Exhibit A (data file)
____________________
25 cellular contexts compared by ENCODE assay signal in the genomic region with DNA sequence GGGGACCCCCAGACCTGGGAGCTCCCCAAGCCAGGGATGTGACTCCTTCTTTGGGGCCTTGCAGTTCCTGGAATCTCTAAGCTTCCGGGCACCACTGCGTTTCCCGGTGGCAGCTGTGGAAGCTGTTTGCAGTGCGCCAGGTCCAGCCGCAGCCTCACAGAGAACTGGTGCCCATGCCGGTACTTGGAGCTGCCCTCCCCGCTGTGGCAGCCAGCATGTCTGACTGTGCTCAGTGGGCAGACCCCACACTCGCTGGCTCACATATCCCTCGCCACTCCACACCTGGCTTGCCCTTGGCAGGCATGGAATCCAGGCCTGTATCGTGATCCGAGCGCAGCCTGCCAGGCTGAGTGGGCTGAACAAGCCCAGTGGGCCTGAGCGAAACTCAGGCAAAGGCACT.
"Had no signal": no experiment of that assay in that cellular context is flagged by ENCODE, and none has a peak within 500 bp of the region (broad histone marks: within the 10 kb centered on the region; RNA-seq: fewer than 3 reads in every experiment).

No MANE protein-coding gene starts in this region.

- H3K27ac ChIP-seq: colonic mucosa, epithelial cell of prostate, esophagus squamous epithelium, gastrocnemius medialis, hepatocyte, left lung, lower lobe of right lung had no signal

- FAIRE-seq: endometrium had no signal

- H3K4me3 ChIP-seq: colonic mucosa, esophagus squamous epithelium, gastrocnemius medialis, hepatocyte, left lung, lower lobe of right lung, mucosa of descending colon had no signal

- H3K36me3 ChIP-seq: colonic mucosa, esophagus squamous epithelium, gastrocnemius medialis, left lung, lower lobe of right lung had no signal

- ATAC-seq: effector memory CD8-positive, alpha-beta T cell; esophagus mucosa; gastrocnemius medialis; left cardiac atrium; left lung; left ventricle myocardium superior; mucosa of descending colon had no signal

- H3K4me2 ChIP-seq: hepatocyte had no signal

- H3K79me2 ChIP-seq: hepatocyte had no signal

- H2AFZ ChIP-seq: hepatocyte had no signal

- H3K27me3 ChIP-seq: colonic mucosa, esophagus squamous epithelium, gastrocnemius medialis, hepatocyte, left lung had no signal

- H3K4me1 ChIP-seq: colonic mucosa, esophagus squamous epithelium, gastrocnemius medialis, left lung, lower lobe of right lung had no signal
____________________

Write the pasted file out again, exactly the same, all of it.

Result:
25 cellular contexts compared by ENCODE assay signal in the genomic region with DNA sequence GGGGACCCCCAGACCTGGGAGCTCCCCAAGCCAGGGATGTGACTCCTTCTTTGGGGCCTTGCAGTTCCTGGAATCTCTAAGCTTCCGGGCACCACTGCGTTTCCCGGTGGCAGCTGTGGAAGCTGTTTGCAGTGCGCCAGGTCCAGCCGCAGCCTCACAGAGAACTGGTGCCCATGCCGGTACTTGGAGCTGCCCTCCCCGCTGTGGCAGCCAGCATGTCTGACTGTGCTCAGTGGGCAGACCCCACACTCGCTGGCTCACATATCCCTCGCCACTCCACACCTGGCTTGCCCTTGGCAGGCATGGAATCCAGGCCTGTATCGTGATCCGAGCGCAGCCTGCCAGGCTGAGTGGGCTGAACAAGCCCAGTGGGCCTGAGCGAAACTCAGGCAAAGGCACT.
"Had no signal": no experiment of that assay in that cellular context is flagged by ENCODE, and none has a peak within 500 bp of the region (broad histone marks: within the 10 kb centered on the region; RNA-seq: fewer than 3 reads in every experiment).

No MANE protein-coding gene starts in this region.

- H3K27ac ChIP-seq: colonic mucosa, epithelial cell of prostate, esophagus squamous epithelium, gastrocnemius medialis, hepatocyte, left lung, lower lobe of right lung had no signal

- FAIRE-seq: endometrium had no signal

- H3K4me3 ChIP-seq: colonic mucosa, esophagus squamous epithelium, gastrocnemius medialis, hepatocyte, left lung, lower lobe of right lung, mucosa of descending colon had no signal

- H3K36me3 ChIP-seq: colonic mucosa, esophagus squamous epithelium, gastrocnemius medialis, left lung, lower lobe of right lung had no signal

- ATAC-seq: effector memory CD8-positive, alpha-beta T cell; esophagus mucosa; gastrocnemius medialis; left cardiac atrium; left lung; left ventricle myocardium superior; mucosa of descending colon had no signal

- H3K4me2 ChIP-seq: hepatocyte had no signal

- H3K79me2 ChIP-seq: hepatocyte had no signal

- H2AFZ ChIP-seq: hepatocyte had no signal

- H3K27me3 ChIP-seq: colonic mucosa, esophagus squamous epithelium, gastrocnemius medialis, hepatocyte, left lung had no signal

- H3K4me1 ChIP-seq: colonic mucosa, esophagus squamous epithelium, gastrocnemius medialis, left lung, lower lobe of right lung had no signal